Although the age at which a child should begin weight lifting (or exercising regularly in general) is widely debated, a child could easily begin to lift weights at the age of 8 years old. Many people might freak out at the sound of an 8-year-old boy pumping iron, but it isn’t a far-fetched idea. In fact, starting to lift weights at a young age has plenty of benefits for a child’s overall health in the future when they are no longer a child. Some benefits of early weight lifting (and exercise in general) include:
* Strengthening the bones now and into the future.
* Giving your child’s body some lean muscle.
* Keeping your child’s weight at a healthy level.
* Improving overall health of your child.
* Raising their self-esteem at a young age.
As you can see, these benefits cannot be denied because they have been proven as results of young weight lifting (and exercising). You don’t want to have your child lift weights any earlier than the age of eight, however, that can be too dangerous of an idea. However, starting your child at this age is a perfect idea because they are starting to grow even more than they already have in recent years. So how do you go about teaching your child to lift weights safely?
Talking to Your Child
First of all, you’ll want to talk to your child to see if they are interested in lifting weights. Some kids obviously won’t like the idea of just standing around with heavy objects in their hands. However, many kids will be enthusiastic about it because they have seen their parents or someone else lifting weights. If your child wants to attempt it, then you’ll want to tell them the following things.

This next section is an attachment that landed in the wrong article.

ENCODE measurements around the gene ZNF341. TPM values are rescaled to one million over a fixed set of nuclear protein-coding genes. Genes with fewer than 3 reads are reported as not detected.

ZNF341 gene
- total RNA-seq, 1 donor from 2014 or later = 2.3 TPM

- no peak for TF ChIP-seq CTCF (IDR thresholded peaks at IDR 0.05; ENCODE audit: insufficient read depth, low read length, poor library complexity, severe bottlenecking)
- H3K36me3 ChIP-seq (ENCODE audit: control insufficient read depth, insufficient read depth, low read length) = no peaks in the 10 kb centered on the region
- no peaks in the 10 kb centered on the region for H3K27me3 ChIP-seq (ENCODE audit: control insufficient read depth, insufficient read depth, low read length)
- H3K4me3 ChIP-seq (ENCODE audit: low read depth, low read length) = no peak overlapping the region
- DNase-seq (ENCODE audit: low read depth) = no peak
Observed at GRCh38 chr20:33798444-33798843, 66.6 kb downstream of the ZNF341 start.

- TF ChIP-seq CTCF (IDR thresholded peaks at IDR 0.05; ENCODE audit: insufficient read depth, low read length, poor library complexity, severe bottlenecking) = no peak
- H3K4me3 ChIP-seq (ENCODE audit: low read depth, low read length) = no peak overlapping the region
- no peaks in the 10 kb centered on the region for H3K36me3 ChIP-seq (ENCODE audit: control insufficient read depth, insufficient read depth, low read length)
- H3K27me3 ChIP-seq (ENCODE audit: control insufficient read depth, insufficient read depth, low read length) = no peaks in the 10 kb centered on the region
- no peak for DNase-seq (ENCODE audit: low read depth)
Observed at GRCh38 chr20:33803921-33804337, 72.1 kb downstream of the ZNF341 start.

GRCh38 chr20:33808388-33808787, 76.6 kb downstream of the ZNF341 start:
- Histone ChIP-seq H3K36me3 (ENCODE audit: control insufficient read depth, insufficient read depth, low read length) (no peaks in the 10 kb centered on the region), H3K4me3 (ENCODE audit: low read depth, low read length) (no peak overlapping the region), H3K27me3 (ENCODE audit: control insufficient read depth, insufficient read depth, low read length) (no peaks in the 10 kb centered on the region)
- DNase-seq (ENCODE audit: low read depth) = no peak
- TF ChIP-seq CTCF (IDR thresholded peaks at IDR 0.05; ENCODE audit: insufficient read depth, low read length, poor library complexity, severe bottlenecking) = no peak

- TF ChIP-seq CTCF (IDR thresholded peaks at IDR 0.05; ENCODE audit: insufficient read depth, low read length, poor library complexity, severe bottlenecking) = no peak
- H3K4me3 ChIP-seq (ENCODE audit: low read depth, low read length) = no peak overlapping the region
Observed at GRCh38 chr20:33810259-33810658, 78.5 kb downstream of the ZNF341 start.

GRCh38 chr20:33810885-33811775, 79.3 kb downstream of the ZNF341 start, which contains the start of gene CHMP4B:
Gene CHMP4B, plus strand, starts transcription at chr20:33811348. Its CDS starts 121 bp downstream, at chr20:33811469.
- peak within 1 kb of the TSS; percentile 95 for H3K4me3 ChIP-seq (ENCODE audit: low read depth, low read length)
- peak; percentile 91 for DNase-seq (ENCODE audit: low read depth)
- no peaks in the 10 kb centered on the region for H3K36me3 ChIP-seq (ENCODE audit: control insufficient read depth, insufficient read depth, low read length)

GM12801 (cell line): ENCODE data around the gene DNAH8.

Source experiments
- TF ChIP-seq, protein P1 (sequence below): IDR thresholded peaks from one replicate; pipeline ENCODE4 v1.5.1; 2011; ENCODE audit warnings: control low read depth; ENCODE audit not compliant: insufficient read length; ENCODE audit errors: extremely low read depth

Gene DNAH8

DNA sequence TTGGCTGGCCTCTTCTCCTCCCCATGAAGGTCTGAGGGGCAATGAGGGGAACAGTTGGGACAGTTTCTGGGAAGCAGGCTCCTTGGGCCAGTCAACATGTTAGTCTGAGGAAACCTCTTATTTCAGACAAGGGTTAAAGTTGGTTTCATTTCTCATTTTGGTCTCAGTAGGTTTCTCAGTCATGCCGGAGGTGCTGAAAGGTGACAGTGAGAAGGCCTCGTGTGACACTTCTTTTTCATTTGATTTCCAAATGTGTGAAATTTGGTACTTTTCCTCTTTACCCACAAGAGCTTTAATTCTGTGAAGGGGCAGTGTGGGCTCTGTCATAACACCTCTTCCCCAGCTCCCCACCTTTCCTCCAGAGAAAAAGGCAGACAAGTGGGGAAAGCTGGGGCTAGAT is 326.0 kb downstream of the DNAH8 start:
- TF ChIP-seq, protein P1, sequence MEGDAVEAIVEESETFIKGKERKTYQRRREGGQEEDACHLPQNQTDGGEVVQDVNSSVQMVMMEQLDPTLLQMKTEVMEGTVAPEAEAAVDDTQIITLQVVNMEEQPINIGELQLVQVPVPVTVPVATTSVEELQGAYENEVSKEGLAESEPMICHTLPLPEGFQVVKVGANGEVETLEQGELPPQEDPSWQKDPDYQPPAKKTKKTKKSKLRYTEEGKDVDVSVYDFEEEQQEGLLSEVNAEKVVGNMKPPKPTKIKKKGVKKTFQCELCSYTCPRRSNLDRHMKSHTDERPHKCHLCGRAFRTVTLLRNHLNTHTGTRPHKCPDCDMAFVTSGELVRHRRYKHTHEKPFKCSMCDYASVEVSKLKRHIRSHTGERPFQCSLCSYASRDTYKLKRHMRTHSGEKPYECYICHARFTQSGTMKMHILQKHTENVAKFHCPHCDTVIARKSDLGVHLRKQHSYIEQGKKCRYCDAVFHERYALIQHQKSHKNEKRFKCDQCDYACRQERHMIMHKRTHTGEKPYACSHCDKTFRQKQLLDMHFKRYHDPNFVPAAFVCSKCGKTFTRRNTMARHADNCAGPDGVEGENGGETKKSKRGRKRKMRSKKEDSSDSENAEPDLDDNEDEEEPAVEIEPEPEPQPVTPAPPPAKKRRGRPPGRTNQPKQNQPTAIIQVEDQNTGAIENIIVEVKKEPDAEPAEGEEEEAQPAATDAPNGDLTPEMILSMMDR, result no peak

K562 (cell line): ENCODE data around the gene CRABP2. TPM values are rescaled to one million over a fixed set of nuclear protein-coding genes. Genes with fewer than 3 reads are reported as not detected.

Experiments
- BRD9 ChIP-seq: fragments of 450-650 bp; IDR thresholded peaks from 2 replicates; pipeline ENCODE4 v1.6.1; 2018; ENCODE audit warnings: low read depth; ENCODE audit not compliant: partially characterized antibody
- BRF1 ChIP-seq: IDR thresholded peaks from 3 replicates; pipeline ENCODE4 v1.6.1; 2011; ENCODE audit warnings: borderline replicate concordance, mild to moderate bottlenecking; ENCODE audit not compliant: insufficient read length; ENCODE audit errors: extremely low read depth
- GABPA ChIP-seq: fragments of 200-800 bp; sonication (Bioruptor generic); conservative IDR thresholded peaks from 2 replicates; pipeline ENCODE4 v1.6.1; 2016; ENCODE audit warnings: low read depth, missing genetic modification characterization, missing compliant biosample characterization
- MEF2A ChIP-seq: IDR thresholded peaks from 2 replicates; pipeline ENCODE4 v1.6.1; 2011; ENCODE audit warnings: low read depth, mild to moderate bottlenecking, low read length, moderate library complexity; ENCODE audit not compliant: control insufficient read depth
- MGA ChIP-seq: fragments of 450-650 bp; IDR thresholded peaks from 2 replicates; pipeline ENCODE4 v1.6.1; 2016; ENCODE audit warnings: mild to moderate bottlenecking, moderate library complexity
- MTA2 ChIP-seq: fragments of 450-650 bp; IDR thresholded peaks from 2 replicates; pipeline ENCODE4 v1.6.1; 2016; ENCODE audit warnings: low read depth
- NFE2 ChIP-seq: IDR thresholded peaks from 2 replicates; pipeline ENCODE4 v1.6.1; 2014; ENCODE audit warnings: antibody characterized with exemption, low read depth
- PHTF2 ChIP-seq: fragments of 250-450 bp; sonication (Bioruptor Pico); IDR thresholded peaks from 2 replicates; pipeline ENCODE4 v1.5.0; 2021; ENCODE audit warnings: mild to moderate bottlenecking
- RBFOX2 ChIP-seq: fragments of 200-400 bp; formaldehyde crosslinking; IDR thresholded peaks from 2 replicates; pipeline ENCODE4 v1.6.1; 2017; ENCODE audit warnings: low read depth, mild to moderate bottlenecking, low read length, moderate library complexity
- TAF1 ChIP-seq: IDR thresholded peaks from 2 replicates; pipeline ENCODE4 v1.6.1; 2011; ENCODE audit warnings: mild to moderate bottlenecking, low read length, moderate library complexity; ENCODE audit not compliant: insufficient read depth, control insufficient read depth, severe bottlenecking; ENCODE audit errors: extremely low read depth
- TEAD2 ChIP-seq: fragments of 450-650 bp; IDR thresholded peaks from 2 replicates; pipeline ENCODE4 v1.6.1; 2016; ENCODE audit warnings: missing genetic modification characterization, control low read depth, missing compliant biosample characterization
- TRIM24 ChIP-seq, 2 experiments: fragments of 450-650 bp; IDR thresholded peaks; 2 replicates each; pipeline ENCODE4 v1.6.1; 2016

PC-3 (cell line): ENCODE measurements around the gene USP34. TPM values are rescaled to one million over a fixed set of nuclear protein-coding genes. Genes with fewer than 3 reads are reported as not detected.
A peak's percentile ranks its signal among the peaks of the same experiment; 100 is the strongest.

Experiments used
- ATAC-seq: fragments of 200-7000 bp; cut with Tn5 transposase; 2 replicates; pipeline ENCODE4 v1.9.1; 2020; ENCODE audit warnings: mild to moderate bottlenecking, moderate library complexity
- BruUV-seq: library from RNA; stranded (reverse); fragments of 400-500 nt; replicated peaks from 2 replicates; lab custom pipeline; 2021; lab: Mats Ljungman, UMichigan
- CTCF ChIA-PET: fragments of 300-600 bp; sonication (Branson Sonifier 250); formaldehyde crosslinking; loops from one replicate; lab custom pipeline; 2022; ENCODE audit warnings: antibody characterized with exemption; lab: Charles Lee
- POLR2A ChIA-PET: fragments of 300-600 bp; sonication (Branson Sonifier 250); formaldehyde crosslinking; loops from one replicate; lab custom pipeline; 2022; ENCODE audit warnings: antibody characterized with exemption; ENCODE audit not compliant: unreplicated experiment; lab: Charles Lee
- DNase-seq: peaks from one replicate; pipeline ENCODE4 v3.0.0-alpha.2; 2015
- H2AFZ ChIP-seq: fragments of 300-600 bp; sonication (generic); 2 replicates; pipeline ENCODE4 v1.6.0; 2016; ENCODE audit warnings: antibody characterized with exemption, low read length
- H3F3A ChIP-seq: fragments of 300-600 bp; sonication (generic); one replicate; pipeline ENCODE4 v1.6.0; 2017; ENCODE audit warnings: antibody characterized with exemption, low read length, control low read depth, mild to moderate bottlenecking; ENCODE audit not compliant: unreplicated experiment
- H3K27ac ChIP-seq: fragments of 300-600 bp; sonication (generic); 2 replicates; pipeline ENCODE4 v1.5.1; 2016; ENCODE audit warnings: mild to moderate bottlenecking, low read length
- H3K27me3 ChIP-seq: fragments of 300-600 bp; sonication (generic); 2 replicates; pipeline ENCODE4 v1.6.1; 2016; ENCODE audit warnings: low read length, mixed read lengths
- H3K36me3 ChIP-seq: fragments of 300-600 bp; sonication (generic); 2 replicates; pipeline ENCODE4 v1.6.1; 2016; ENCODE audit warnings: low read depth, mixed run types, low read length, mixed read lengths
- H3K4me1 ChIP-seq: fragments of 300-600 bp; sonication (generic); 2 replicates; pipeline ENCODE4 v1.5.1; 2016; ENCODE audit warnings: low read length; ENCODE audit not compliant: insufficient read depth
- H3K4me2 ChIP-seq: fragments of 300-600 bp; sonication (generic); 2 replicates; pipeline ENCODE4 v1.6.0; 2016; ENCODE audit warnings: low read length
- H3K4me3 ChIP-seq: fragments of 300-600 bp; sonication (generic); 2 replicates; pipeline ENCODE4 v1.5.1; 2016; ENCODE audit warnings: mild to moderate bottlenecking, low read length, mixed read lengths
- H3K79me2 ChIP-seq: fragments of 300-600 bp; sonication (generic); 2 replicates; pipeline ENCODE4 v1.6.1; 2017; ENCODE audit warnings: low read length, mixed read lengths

#1: Weight lifting is not an easy task. It takes discipline and hard work. It will leave them pretty worn out after each workout.
#2: They are only going to be lifting small weights for awhile so that their body can get used to lifting weights.
#3: They must never lift more than they think they can or they can become seriously injured.
#4: They can stop working out whenever they feel tired or don’t want to do it anymore.
#5: They can NEVER lift weights without an adult around that is watching them.
Obviously, you aren’t there to push your child into doing something they don’t want to do. You aren’t there to wear them out until they can’t move anymore. As a parent, your only job is to get them into the basics of weight lifting to a point where they enjoy it and want to do it for the years to come. Also, you MUST ALWAYS supervise them when they lift weights.
For starting out, you will want to purchase a really light set of weights. You probably want to go with one-handed dumbbells because they are easy to hold and aren’t as heavy as two-handed ones. Buy a pair each of the following:
* 1 LB dumbbells
* 3 LB dumbbells
* 5 LB dumbbells
* 10 LB dumbbells (possibly)
During the first few workouts with your son (or daughter but not recommended at that age), you’ll want to have them try out the different amounts of weights to see what they are comfortable with. Have them try out different weight lifting exercises. You will probably want them to give these a shot: